The much awaited Karl Lagerfeld film featuring Kristen Stewart and Geraldine Chaplin is all set to premiere at Cinecitta and on Chanel site on December 1st. Christened, “Once and Forever”, the film has been directed by Karl Lagerfeld based on his own original vision, to be shown alongside the Métiers d’Art 2015/16 collection. Kristen Stewart, who has also been chosen as the face of the Métiers d’Art advertising campaign Paris-Rome, is playing the role of the house’s iconic founder, Coco Chanel, in the 11-minute fictional biopic. The actress has delivered a memorable performance as a fiery young actress exuding emotions to the fullest.
WWD reports that in the opening scenes, Stewart is seen in a ruffle-neck blouse and demure turn-of-the-century woolen suit, when the young Gabrielle Chanel was an aspiring stage performer. It features Stewart screaming at the white-haired producer and the hyped young French director, played by Jérémie Elkaïm, when she is asked to host a press conference on the movie before even having shot a single scene.
In an interview, Lagerfeld also notes that the world is commonly aware of the final image of Chanel as the old lady and not the vivacious and flirty Coco which he has bought under the light. Chanel Creative Director also added that he conceived the film with Stewart in mind, convinced she could play the role of condescending, hot-tempered diva to the hilt. “She’s beautiful, no?” asks Lagerfeld. One of Karl’s favored muse, Stewart is also front-row regular at Chanel and a protagonist at the fashion house’s casino-themed couture show. Speaking about her potential Lagerfeld said, “I think she’s one of the greatest actors of her generation. She gives the right emotion and the right intensity immediately so it’s very easy to work her, like it’s easy to work with Geraldine.”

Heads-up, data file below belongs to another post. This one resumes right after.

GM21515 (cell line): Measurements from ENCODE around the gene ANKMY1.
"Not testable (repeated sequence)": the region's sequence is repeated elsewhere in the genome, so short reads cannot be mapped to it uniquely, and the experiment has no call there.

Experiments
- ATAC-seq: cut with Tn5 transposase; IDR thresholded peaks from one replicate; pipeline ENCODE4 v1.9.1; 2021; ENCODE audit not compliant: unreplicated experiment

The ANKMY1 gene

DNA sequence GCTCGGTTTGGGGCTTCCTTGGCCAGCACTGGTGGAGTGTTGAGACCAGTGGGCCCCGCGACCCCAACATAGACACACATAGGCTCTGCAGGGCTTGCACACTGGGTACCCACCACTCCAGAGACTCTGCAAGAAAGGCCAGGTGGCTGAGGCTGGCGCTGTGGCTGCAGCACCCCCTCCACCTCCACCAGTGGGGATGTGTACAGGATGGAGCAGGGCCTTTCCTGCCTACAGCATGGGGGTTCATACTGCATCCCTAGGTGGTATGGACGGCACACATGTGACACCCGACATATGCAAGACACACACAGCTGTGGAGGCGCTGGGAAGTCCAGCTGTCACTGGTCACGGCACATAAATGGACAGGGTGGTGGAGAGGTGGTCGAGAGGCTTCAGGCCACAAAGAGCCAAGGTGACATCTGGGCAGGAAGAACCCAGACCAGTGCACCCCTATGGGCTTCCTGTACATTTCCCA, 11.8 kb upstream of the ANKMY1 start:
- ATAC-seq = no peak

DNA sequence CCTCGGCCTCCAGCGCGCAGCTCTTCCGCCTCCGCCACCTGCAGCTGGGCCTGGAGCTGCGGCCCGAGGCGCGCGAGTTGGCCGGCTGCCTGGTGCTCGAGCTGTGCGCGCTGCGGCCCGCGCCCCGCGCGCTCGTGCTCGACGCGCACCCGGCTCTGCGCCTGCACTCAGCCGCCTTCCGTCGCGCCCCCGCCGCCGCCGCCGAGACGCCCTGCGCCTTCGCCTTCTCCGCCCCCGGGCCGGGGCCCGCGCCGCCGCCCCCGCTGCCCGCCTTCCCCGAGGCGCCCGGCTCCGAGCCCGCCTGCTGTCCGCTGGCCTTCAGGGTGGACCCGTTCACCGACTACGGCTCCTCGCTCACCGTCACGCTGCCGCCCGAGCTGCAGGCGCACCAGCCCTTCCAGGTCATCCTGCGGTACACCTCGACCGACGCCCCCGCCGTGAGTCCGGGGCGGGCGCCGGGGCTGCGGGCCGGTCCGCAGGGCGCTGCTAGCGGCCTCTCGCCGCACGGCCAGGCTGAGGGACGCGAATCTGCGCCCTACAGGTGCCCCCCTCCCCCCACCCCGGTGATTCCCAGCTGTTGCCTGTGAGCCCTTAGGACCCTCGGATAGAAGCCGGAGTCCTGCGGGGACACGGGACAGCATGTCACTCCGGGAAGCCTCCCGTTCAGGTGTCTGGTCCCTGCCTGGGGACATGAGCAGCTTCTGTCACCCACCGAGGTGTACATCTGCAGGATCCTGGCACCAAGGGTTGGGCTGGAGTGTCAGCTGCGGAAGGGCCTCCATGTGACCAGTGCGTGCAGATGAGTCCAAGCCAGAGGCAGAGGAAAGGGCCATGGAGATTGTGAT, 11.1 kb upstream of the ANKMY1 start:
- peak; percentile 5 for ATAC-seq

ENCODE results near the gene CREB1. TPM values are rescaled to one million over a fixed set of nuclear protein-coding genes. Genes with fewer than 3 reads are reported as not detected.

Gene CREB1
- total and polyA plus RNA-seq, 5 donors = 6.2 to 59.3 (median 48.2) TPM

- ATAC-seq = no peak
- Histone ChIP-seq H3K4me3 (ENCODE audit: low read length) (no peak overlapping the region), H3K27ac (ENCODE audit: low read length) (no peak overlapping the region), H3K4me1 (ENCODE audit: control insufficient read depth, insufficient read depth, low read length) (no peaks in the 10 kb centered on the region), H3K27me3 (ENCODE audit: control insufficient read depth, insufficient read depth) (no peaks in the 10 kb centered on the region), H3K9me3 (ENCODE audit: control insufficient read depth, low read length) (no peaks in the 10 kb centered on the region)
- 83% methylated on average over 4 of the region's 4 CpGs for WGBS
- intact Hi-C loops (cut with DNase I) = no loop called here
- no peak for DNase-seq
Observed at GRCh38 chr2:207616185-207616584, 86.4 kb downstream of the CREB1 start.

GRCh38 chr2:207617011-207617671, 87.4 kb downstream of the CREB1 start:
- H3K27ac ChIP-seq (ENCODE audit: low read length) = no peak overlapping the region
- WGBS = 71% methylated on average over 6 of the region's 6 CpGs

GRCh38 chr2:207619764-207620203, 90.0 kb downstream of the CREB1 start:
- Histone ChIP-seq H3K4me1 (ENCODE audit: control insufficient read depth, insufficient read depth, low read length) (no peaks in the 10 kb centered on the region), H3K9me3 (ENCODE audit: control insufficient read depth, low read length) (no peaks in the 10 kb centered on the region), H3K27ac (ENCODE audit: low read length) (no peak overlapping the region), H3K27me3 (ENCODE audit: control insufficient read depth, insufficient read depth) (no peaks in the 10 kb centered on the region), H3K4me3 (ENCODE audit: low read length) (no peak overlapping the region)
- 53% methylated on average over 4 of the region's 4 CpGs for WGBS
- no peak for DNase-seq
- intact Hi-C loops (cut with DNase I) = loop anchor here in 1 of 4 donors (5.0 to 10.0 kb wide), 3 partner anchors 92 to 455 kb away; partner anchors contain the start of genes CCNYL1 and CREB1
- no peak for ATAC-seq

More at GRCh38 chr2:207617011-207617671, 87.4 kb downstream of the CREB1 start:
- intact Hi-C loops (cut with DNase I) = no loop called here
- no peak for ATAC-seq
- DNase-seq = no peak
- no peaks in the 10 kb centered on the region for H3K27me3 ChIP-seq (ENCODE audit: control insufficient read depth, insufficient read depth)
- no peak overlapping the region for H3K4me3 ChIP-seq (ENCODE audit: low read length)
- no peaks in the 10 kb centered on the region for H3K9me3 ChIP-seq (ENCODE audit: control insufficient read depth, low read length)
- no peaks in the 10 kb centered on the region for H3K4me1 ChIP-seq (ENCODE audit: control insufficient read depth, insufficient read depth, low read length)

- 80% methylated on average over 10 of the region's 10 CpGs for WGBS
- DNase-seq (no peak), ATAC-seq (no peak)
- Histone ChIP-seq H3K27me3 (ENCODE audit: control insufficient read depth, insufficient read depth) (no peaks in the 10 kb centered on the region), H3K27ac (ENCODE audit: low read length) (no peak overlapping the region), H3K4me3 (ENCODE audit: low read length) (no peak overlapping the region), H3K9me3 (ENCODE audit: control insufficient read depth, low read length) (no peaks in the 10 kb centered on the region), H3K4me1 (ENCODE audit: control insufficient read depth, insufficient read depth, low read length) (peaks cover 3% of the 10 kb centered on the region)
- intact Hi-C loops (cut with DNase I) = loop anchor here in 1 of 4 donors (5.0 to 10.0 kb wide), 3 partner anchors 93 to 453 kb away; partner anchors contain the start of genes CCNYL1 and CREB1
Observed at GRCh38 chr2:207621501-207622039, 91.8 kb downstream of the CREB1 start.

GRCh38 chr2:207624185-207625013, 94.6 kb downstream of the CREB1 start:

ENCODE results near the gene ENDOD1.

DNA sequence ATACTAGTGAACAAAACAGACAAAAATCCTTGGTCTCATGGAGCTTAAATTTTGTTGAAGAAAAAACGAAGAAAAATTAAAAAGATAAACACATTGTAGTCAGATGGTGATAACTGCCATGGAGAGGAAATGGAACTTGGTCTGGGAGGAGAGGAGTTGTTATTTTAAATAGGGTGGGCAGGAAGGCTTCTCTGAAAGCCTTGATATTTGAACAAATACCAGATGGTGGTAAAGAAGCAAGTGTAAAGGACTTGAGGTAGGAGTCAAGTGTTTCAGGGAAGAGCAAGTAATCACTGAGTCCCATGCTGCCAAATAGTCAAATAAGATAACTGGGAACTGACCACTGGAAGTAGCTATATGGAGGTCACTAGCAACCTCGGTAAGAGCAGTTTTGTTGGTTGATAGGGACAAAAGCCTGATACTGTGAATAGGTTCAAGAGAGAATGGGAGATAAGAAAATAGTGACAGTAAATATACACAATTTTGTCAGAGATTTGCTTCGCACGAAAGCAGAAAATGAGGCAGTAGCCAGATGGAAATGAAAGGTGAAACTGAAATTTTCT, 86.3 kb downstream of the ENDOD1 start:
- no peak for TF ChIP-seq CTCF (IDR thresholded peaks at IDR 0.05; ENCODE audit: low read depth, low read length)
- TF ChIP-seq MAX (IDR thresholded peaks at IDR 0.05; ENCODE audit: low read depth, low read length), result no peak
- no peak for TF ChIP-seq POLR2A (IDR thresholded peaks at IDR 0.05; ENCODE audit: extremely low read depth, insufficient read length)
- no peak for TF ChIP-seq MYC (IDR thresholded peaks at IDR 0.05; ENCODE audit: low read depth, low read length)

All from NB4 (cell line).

“Once and Forever” was realized using four cameras at Luc Besson’s studios over two days. Also it is learnt that Lagerfeld’s filmmaking methods are unique as he conceives the entire movie in his head, dialogue included, and then doles out lines right on the set. The actors do not receive any scripts. The designer also asserts, “I designed the set, the choice of the clothes, everything. I like improvisation, but I like only very professional improvisation.” He also added, “I hate when they go on for hours. I think it should be short and sharp. That’s the idea of the movie.”
Lagerfeld’s latest directorial effort is a movie about a movie that will be screened at the Eternal City’s hub of Italian film, Cinecittà and in studio No. 5, but of course.